HERAT, Afghanistan — It was supposed to be a grand moment for President Ashraf Ghani of Afghanistan — the opening of a new trade corridor that brought his landlocked country a link to Europe through Central Asia, and promised him some rare positive news as a re-election campaign approaches.
But what grabbed the headlines after Thursday’s event was chaos and violence.
Members of the president’s staff, in front of hundreds of people, assaulted a young member of the crowd who wanted to hand a petition to the president. Videos posted on social media in the days since portray an even more chaotic scene, with the president screaming at and slapping one of his own aides for mistreating the young man.
Mr. Ghani’s elite guards, the Presidential Protective Service, continued to assault the man once he was taken out of the president’s sight, footage suggests, and he remains in detention.
It was not an isolated incident. Those who guard senior Afghan officials — undoubtedly a difficult task in one of the most dangerous countries in the world — have repeatedly assaulted civilians, including journalists. In most cases, there is no indication that anyone was held accountable, further fueling a widespread culture of violence with impunity.
The meeting this past week, attended by diplomats and dignitaries, happened in the western city of Herat, where Mr. Ghani inaugurated what is called the Lapis Lazuli Corridor. The corridor makes it possible for Afghanistan to export its goods to Europe through Central Asia — a priority for Mr. Ghani not just to boost his own trade, but also to build regional consensus around peace in Afghanistan.
As Mr. Ghani finished his speech at a packed hall and walked from the stage, Raees Wafa, 18, stood up in the crowd and shouted that he wanted a minute with the president to give him a petition about injustice against his own family, video from the event shows.
The young man was unlikely to have posed an immediate physical threat — before being allowed near the Afghan president, he would almost certainly have gone through multiple checks by the Presidential Protection Service.
Participants said Mr. Ghani walked toward Mr. Wafa, apparently to tell him it was not the time for such a petition as he had to entertain foreign dignitaries. A cellphone video circulating on social media shows the moment after: Mr. Ghani appears to be screaming and smacking someone.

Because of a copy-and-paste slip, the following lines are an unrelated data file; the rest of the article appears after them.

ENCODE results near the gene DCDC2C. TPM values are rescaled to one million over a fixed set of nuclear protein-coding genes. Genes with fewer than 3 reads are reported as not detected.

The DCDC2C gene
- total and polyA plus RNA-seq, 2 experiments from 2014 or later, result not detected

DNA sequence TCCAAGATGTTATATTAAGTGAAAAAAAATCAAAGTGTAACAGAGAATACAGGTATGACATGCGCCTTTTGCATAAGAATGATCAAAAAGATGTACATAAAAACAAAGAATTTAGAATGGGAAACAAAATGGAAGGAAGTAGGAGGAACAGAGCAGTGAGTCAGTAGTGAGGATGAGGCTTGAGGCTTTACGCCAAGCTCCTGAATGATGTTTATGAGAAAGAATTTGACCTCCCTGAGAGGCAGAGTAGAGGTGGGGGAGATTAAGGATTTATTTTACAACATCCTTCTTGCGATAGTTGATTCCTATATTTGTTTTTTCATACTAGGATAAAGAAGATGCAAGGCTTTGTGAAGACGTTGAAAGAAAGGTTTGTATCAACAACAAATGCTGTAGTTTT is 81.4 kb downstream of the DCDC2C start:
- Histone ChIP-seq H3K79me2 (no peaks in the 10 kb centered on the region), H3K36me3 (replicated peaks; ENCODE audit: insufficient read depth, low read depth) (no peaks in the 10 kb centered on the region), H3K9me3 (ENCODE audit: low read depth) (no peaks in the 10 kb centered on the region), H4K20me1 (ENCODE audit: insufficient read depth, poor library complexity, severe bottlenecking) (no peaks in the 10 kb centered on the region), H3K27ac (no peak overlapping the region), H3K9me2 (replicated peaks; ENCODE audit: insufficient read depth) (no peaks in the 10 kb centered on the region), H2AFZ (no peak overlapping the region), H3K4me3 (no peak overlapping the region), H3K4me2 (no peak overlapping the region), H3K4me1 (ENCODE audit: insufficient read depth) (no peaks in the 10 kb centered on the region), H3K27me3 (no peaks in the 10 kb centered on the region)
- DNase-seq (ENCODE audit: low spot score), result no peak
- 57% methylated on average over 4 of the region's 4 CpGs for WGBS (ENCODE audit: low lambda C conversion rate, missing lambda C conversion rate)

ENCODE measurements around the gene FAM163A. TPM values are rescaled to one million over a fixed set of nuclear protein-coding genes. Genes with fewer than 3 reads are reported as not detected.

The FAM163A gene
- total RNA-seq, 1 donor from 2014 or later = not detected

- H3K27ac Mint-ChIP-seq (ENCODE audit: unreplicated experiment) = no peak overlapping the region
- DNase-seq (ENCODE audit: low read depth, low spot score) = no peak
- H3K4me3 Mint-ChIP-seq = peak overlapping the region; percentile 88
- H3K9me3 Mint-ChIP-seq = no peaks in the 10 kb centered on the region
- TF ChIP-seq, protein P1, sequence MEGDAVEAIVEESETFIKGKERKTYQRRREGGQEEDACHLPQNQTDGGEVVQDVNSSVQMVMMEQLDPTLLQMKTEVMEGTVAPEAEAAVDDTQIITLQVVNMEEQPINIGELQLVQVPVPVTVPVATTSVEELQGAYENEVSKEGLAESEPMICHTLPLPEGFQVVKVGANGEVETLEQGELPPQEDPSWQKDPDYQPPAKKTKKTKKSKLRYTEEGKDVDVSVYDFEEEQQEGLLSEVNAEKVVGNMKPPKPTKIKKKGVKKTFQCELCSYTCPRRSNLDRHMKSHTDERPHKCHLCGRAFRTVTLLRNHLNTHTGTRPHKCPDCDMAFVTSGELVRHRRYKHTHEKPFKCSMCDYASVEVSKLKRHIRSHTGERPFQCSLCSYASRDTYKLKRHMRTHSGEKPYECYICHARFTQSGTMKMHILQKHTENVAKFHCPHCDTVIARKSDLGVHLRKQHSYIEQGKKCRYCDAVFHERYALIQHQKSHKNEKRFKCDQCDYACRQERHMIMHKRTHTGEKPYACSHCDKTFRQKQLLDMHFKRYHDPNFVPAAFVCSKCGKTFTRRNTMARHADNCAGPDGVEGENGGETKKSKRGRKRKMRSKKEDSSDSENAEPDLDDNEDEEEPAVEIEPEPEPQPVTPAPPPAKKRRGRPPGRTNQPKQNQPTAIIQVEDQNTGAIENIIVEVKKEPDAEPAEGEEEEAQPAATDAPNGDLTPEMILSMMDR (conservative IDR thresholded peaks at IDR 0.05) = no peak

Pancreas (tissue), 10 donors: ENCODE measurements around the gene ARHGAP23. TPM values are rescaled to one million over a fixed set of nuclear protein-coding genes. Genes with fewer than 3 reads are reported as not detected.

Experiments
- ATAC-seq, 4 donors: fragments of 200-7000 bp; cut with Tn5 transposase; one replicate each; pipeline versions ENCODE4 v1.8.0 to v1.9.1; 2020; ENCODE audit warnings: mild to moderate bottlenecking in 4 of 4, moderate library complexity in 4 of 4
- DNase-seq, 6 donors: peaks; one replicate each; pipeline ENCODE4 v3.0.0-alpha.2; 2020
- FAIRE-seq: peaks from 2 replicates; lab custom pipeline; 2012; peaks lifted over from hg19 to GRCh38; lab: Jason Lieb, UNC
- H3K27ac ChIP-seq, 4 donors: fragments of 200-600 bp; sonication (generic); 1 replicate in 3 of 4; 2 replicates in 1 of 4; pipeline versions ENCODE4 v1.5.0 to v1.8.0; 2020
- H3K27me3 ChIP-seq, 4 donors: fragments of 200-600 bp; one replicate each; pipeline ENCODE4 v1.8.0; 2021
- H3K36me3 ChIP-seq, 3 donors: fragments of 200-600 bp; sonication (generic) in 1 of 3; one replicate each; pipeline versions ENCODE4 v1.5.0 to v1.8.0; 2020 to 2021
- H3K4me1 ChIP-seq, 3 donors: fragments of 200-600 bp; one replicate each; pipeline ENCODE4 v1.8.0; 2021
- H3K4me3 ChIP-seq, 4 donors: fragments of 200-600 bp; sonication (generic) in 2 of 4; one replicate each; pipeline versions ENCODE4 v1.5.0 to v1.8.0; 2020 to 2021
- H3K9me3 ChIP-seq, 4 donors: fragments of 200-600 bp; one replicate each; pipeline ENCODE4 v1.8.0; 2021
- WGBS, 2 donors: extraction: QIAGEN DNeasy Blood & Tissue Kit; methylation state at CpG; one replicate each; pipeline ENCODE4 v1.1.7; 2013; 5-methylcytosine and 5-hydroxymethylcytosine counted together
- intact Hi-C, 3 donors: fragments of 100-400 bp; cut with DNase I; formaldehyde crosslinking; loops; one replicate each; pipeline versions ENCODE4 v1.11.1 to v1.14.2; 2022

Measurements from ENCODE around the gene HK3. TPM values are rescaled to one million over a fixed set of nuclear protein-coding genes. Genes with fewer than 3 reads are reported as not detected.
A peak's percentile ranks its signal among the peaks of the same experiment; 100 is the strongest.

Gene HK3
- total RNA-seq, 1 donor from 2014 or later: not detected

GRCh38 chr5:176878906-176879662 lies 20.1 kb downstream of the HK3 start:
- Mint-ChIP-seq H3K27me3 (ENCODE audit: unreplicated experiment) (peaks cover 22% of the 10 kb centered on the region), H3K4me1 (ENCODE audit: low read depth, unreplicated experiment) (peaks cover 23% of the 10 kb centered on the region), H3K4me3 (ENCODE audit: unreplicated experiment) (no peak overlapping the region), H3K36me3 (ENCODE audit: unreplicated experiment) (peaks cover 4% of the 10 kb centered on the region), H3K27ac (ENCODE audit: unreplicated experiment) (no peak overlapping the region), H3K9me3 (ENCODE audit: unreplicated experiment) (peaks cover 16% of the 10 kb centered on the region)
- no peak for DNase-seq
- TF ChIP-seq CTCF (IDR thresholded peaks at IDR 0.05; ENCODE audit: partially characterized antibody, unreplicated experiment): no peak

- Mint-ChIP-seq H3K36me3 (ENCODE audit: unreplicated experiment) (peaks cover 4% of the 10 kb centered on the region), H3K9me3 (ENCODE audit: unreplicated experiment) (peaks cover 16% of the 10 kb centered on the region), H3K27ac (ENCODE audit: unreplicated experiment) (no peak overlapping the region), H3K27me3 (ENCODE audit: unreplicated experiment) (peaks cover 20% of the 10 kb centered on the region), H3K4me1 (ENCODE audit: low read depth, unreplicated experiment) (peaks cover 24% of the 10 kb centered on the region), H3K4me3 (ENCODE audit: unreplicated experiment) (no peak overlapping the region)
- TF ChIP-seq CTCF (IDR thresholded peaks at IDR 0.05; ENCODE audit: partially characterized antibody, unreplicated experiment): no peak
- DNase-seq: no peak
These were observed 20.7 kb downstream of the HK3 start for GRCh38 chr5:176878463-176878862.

“The young man said injustice had been committed against him and he wanted his voice heard. At his moment, Mr. Ghani’s guards or his protocol people covered the guy’s mouth and were trying to take him outside,” said Toorkhan Zarifi, an elder from Herat’s Shindand District who was at the hall.
“The president got near his staff and he was angry,” he added. “He slapped one of his own men in the face and body and then left the hall.”
Despite Mr. Ghani’s anger at how the young man was treated, his guards did not let go. Another cellphone video that came out a day after showed senior members of his guards dragging the young man by his collar into a military vehicle.
Afghan officials said the elite guard’s priority is the protection of the president in a country where even the most secure corners have been infiltrated for assassinations. The guards make split-second decisions to subdue potential threats. It was possible from the way the young man had behaved that he was causing a distraction for what could be a bigger plot, they said
“The principle on which the president’s guards are advised to act is that they should never do anything against the law and that they should never use violence against the people,” said Shah Hussain Murtazawi, a spokesman for Mr. Ghani.
Dunya Gul, the brother of Mr. Wafa, said that a local strongman had grabbed the family’s land in Paktia Province. They were forced to flee their homes seven years ago to settle in Herat and have not been able to get justice. His brother had taken it upon himself to raise the family’s voice with the president.
“The guards of the president took him out of the hall and beat him up outside the hall,” Mr. Gul said. “The intelligence agency has been holding him since.”
Afghan officials would not comment on why Mr. Wafa remained in detention, or on what charges.
“He is a civilian and wanted the Afghan president to listen to him, but the president’s bodyguards beat him,” said Bellal Sidiqi, the spokesman for Afghanistan’s independent Human Rights Commission, urging the government to investigate the incident and hold the guards accountable.
“The Human Rights Commission is concerned about the increase of such violence in Afghanistan.”
Mohammad Saber reported from Herat, Afghanistan, and Mujib Mashal from Bangkok, Thailand. Fatima Faizi contributed reporting from Kabul, Afghanistan.
Source: Read Full Article